St. Marks vs. Notre Dame

Essay by dreamgrafxUniversity, Bachelor'sA+, December 2002

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St. Marks vs. Notre Dame

St. Mark's Cathedral, built in 829AD, contains a plethora of different architectural and sculptural influences from throughout the centuries. Although it was built in the Byzantine era its style is rooted in the traditions of the Roman Empire (Demus). St. Mark's giant vaulted ceiling contains five large timber frame domes which each rest on a group of four piers. One large central dome is surrounded by four smaller domes in the pattern of a Greek cross (photo).

In order to support the base of the largest dome, four pendentives, or spherical triangles spring out from the corners and are locked into a square formed by four huge arches. These pendentives are used to create a smooth transition between the spherical shape of the dome and the square layout of its base. This architectural solution was perfected during the Byzantine era and can be seen in many churches (Demus).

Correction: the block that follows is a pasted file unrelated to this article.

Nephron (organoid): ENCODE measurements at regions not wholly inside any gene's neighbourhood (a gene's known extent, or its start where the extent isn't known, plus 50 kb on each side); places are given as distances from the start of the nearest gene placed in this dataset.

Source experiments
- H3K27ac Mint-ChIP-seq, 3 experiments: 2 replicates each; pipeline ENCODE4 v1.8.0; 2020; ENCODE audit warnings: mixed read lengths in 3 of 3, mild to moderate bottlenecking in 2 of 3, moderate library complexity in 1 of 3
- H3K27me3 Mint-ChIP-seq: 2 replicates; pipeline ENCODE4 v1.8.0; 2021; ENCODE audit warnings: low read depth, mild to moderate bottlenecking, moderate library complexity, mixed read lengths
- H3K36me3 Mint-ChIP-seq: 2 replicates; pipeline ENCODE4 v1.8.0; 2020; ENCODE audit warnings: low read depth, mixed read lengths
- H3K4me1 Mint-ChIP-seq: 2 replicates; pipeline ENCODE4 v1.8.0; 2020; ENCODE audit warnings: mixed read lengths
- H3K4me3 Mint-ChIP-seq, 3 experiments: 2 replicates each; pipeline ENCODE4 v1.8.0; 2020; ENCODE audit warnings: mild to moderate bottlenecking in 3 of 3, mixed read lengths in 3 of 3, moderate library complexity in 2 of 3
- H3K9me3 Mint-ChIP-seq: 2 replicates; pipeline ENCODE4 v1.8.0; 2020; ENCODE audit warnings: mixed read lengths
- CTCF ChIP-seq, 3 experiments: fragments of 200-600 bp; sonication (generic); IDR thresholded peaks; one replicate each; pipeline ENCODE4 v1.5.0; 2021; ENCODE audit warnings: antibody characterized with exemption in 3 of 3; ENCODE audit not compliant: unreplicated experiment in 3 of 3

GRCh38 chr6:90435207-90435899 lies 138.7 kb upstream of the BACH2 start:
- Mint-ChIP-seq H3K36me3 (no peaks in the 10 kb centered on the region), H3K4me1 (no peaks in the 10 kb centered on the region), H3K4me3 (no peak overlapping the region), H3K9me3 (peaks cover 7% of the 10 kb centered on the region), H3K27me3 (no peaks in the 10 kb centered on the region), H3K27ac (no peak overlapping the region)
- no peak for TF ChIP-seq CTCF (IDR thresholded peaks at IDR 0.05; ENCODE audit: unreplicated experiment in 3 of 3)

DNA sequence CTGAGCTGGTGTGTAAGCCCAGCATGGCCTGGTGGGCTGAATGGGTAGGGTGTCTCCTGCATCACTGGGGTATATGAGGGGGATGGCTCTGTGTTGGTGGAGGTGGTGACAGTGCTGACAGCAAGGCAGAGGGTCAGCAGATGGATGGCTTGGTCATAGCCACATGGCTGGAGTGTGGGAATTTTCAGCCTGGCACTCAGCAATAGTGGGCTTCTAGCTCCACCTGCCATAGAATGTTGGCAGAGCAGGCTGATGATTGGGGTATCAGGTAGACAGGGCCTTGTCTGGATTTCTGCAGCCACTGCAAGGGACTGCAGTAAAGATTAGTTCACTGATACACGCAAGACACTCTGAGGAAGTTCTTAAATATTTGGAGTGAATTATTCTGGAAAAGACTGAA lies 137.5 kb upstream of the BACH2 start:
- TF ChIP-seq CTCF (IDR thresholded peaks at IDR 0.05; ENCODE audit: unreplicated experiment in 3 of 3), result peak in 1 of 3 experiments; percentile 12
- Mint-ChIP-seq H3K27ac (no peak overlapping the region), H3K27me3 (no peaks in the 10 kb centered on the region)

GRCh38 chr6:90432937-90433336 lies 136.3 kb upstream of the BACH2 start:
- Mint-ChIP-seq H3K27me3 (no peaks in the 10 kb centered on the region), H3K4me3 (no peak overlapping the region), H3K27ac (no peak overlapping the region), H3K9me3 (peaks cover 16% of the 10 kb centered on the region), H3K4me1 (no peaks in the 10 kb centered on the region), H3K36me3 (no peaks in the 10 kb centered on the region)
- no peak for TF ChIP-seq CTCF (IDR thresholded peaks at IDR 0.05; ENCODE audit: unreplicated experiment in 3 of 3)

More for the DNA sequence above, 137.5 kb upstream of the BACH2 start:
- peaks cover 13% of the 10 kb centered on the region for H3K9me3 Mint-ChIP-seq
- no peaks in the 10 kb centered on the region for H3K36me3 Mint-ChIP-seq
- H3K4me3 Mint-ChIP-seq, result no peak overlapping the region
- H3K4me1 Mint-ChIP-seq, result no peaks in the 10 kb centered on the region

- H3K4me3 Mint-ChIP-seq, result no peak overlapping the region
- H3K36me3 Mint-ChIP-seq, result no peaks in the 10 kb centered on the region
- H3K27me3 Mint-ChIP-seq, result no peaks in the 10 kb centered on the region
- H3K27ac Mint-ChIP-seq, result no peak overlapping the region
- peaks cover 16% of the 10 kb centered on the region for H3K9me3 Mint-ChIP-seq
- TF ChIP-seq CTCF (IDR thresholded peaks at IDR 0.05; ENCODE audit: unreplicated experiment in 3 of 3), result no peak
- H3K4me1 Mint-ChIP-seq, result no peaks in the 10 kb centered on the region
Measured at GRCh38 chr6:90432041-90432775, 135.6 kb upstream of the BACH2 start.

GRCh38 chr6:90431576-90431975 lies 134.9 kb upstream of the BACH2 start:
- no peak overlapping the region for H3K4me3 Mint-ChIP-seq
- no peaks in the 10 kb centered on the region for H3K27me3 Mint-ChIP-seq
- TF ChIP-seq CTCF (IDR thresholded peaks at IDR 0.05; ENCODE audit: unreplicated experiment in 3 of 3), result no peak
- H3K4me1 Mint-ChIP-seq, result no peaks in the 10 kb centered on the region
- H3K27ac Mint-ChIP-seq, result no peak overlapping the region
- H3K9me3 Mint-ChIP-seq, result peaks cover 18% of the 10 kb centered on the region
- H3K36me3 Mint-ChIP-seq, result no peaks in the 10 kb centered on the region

Each of the domed regions forms its own, separate Greek cross, yet each of the smaller areas is interconnected with the entire building. Arched openings bring the viewer's eye evenly and smoothly throughout the interior of the church as no area is compartmentalized from the rest. The ceiling of the church is dome in a style which gives it the illusion that it is floating in the air due to the use of giant archways resting on smaller piers (Demus). The lightened visual effect is typical during the Byzantine era and is still an awe-inspiring artistic feat today.

This style of "hanging" architecture is amplified by the sheets of polished marble and mosaics that decorate the inside of the church. The decorations are a collection of art throughout the ages, brought in from the world by trading ships (Yarwood). The mosaics and inlaid marble on the floor...